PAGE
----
“Self-esteem is the likeliest candidate for a social vaccine, something that empowers us to live responsibly and that inoculates us against the lures of crime, violence, substance abuse, teen pregnancy, child abuse, chronic welfare dependency and educational failure. The lack of self-esteem is central to most personal and social ills plaguing our state and nation as we approach the end of the 20th century.”
The task force’s conclusion followed a review of the scientific literature that looked at real-world outcomes of high self-esteem. The evidence was limited, but the task force would not contemplate criticism. Leader John Vasconcellos, a California assemblyman, dismissed doubters as people who “only live in their heads,” insisting that “we all know in our gut that it’s true.”
He was right. Thousands and thousands of Americans just knew it in their guts. The idea of self-esteem as a social panacea was too good to question. It spread through the country and much of the Western world. Heads big and small were systematically stuffed full of their own wondrousness. As the 1980s became the 1990s, schools and kindergartens began boosting self-esteem in classes, encouraging children to write letters to themselves, telling themselves how special they are. Five-year-olds in a Texas nursery were made to wear T-shirts that said ‘I’m loveable and capable’ and to recite the mantra daily. High school awards were dropped by the thousands, and grades were inflated to protect the esteem of low achievers. (One teacher argued, “I don’t think it’s grade inflation. It’s grade encouragement.”)
Meanwhile, in the courts, judges offered self-esteem boosts to drug dealers, sex workers, and people who wrote bad checks. Court appearances were rewarded with key rings; those who completed periods of drug-free living were given doughnuts. “We try to build self-esteem,” explained one judge. “I’m talking in terms of treatment, love, and care.” The movement crossed political divides: Barbara Bush told interviewers that “self-esteem has everything to do with how well all human beings live and work,” while Bill Clinton praised the California task force’s report as a “remarkable document.” When Whitney Houston sang that “the greatest love” was loving yourself, nobody thought that was strange at all.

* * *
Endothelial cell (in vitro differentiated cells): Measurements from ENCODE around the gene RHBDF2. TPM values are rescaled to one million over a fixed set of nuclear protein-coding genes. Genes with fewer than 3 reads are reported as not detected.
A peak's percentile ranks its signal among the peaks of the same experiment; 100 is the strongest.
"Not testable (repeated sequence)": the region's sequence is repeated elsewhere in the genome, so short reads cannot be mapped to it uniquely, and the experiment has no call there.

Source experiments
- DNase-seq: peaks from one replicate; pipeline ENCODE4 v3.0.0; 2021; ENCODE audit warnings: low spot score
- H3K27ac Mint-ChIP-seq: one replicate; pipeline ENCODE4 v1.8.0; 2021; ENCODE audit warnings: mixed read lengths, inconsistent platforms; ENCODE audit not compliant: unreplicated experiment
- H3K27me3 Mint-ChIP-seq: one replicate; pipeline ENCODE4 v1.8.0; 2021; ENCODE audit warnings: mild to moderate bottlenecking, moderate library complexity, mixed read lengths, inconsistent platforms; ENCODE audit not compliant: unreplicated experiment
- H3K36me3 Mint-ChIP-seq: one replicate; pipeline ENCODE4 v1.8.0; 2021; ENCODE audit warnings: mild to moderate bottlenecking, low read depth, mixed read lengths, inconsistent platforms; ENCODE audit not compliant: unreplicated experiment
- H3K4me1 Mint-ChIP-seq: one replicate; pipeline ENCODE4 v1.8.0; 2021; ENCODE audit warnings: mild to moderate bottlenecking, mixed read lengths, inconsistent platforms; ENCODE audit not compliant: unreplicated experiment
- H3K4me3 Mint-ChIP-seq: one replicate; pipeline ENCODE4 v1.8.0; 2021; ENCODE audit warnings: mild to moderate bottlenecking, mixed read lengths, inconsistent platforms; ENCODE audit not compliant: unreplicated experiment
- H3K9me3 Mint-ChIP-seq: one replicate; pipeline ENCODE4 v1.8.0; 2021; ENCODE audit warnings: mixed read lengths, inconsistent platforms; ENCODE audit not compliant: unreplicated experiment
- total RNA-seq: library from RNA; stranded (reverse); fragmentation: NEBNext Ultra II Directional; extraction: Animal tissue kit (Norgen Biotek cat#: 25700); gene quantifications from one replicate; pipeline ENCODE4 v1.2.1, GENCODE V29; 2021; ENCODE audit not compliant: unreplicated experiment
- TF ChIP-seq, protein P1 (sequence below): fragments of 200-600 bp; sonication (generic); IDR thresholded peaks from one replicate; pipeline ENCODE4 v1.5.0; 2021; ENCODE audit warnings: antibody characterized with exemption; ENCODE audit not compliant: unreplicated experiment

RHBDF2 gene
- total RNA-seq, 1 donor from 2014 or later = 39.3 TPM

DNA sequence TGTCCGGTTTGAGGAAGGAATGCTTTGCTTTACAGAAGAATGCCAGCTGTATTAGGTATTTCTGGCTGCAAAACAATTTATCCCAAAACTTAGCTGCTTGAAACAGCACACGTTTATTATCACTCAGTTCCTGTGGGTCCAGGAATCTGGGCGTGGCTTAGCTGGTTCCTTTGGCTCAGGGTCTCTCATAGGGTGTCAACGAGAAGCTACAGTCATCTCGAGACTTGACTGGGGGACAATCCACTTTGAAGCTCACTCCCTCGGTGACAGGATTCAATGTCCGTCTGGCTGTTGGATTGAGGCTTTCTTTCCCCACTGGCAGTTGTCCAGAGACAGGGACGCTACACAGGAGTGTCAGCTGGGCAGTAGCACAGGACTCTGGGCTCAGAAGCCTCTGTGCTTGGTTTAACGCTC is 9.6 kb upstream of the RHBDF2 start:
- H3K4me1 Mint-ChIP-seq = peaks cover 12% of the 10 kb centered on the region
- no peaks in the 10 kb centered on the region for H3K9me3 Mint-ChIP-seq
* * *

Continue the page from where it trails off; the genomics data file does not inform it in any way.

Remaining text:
THE WINDOWS IN ROY’S CHILDHOOD HOME looked out over the branches of beautiful oaks, and the shelves on his light blue walls held the books that gave him an escape. He’d wander through the stories of King Arthur and spend hours poring over his prized encyclopedia, delighting his sister with trivia from presidential campaigns all the way back to George Washington.
At school he was first in his class, but he carried a painful feeling that he was missing out on all the fun. “My parents didn’t believe that kids should do sports,” he says. “They didn’t think we should go to dances or parties. It was pretty much just come home and do the chores and schoolwork.” The pressure to succeed was vast. “We had to be the best in everything,” says Susan. “The tallest, the blondest, the smartest, the most good-looking.” Because Roy found school easy, his parents had him skip the fifth grade. “It’s difficult for a boy to be a year younger than everyone else,” says Roy. “I grew up feeling like a small person.”
One of Roy’s early preoccupations was religion. He read the Bible from cover to cover, trying to find important answers about life and its secrets, but it left him wanting. And, as the years passed, the questions inside Roy began to press against the walls of his smart, colonial-style family house. “As a child, you believe what your parents tell you,” he says. “There was a very strict message about ‘this is what life is and what you have to believe in, and anyone who disagrees is an idiot or evil person’. They made their views seem compelling and plausible. But I started realizing some of the stuff they taught me wasn’t right.”
He went on to study mathematics at Princeton, where the cracks grew and merged. During a foreign study program at the University of Heidelberg, he took up philosophy and started reading Freud. “I wanted to understand what people are like, why we’re here and what we’re doing. It was a revelation: Freud was approaching the question of where our ideas of right and wrong come from.” Here, it seemed, was a superior method for revealing the secret rules of human operation. But when Roy asked his father if he could transfer to psychology, his father dismissed the idea. “You’ll be wasting your brain,” he said. It was only when he discovered that Standard Oil’s staff psychologists were paid more than he was that he permitted his son to switch tracks.
As Roy’s education continued—Princeton, Duke, Berkeley—he would get together with his sister and try to solve the riddle of their domineering and egocentric father. “Roy’s way to cope is to analyze,” says Susan. “We would try and talk through what he’d been learning—‘Well, maybe he’s doing this because he’s feeling this.’” Roy came to believe his father’s experience in the war, which he entered aged just 17, was formative. “It made him tough. Kind of bitter. Ruined his teenage years. For a lot of people, those years are a chance to develop your social skills. They didn’t develop very well.”